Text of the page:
Trio em Si menor

José Vianna da Motta (1868-1948)

Ref. ava110732

Trio em Si menor

Violin, Celllo and piano



            The Portuguese pianist José Vianna da Motta was dedicated to composition for about thirty-five years. Between 1885 and 1890, period during which he lived in Germany, he became particularly interested in the repertoire of chamber music, choir and orchestra, and composed, among other works, the Abertura Dona Inês de Castro for orchestra, the Concerto em Lá maior para piano e orquestra, several Lieder (Drei Lieder, op. 3; Fünf Lieder, op. 5; Vier Gedichte, op. 8), four-hand piano works (Erinnerungen, op. 7; Ein Dorffest, op. 11), the Quarteto em Mi bemol maior and the Trio em Si menor (Trio in B minor).

            According to the indications in his manuscript, Vianna da Motta began the composition of the Trio em Si menor on December 4, 1888 and finished it on July 16, 1889. Putting aside the fact that the entry of July 15, 1889 in his Diary no. 8 Vianna da Motta affirms that he had finished the composition of his Trio em Si menor, it is curious to note that the pages of the diary corresponding to the dates indicated in the manuscript of the trio were partially destroyed and that no reference to the work had been kept there. It may be a mere coincidence since other pages of this diary were cut, but one should not rule out the hypothesis that Vianna da Motta had himself torn out these pages to cover up information related to the composition of his trio. Indeed, a letter dated September 7, 1930 addressed to Afonso Lopes Vieira proves that the composer was concerned about his image that posterity would preserve. In this letter, Vianna da Motta asks the poet to destroy a letter in which he expresses his displeasure when reading some passages of the epic poem Os Lusíadas by Luís de Camões.

            This seems to be the only trio that Vianna da Motta composed for piano, violin and cello, although in his Diary no. 6, between September 24 and 27, 1887, some references to the composition of a trio appear. Judging from Vianna da Motta's own words, it was an unsuccessful attempt that made him choose to compose a string quartet instead, which became his Quarteto em Mi bemol maior. However, the fact that the composition of his quartet ended on November 22, 1888, and that Vianna da Motta started the composition of his Trio em Si menor less than two weeks later show how impatient he was to re-experience the trio genre. It is therefore possible that the rough drafts of the first attempt were preserved and used in his trio, or at least that its musical ideas were subjected to a process of reflection and maturation during the long period which Vianna da Motta dedicated to the composition of his Quarteto em Mi bemol maior. One can however affirm with some certainty that the composition of the quartet was fundamental to the development of a musical maturity necessary to the composition of the trio.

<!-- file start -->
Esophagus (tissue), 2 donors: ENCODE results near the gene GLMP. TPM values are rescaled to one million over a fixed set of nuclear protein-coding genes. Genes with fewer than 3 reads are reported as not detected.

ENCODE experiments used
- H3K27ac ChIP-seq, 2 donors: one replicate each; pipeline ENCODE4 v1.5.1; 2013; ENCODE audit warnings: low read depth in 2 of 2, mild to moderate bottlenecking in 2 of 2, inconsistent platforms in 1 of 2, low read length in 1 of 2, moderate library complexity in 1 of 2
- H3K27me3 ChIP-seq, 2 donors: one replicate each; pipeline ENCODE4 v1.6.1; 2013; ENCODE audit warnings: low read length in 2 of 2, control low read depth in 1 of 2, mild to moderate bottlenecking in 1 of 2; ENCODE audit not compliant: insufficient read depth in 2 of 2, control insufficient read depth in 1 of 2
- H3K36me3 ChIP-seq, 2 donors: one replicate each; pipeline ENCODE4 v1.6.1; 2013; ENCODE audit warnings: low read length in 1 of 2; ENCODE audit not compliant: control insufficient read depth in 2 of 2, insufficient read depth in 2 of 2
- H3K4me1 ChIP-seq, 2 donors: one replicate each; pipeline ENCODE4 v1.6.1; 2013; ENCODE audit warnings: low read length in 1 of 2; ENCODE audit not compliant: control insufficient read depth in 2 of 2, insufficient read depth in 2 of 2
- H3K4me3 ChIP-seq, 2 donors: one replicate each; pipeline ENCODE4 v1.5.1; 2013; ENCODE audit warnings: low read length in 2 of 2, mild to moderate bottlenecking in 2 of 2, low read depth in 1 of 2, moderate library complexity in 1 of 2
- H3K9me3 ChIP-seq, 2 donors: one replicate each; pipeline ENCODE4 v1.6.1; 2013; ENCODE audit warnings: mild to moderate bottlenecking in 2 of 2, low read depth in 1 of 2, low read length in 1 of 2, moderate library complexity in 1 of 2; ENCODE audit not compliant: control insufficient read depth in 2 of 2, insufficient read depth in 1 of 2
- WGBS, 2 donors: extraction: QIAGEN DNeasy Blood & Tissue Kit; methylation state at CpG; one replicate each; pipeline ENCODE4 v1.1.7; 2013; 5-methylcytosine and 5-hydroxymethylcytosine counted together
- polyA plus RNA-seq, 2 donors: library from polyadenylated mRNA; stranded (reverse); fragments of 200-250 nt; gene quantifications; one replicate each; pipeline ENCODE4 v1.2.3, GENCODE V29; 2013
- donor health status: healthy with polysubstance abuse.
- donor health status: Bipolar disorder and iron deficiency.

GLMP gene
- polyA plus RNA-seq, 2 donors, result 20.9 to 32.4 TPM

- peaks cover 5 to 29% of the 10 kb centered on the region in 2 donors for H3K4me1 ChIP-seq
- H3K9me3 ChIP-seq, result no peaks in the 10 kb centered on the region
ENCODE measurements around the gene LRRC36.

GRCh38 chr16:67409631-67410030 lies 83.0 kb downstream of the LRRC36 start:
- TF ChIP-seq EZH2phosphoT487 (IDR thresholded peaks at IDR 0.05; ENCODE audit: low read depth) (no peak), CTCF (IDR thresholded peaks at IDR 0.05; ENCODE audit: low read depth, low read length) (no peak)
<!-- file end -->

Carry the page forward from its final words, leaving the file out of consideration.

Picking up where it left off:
The music text revision, made by Bruno Belthoise for the publication of the Trio em Si menor, was based on the composer's copy, finished on August 8, 1889, the one that seems to be the only existing manuscript source of this work. The entry of Diary no. 8 corresponding to this date reveals that Vianna da Motta composed his trio without ever having heard it played with violin and cello, and that he was anxiously awaiting that occasion. This wish seems to have been realized for the first time on October 13 of the same year, when Vianna da Motta played his work with Carl Hali? and perhaps Arthur Rösel and a second time the following month with Adalbert Gülzow and perhaps Gotthold Böttcher. It was probably after these occasions that Vianna da Motta corrected his work, striking out several bars of the third movement. A piece of paper (where bar 57 and its anacruse were written) pasted over some of these crossed out passages does not allow us to completely reconstruct the past of this work, which is why it was decided not to present these passages in this edition.

            Although the Trio em Si menor does not contain any nationalistic element, it is in the period when Vianna da Motta composed this work that he expresses himself for the first time in his diaries about "nationalist music" (see entries of February 2 and 7, 1889). In the following years, after the British Ultimatum of 1890, these considerations would have had an impact on his artistic creation, in particular in the Cinco Rapsódias Portuguesas for piano inspired in Portuguese popular melodies. Thus, the Trio em Si menor can be considered as one of the highlights of the creative period begun with the composition of solo piano pieces – such as the Barcarola, op. 1 or the Fantasiestück, op. 2 – and strongly marked by the influence of the German musical culture.



João Costa Ferreira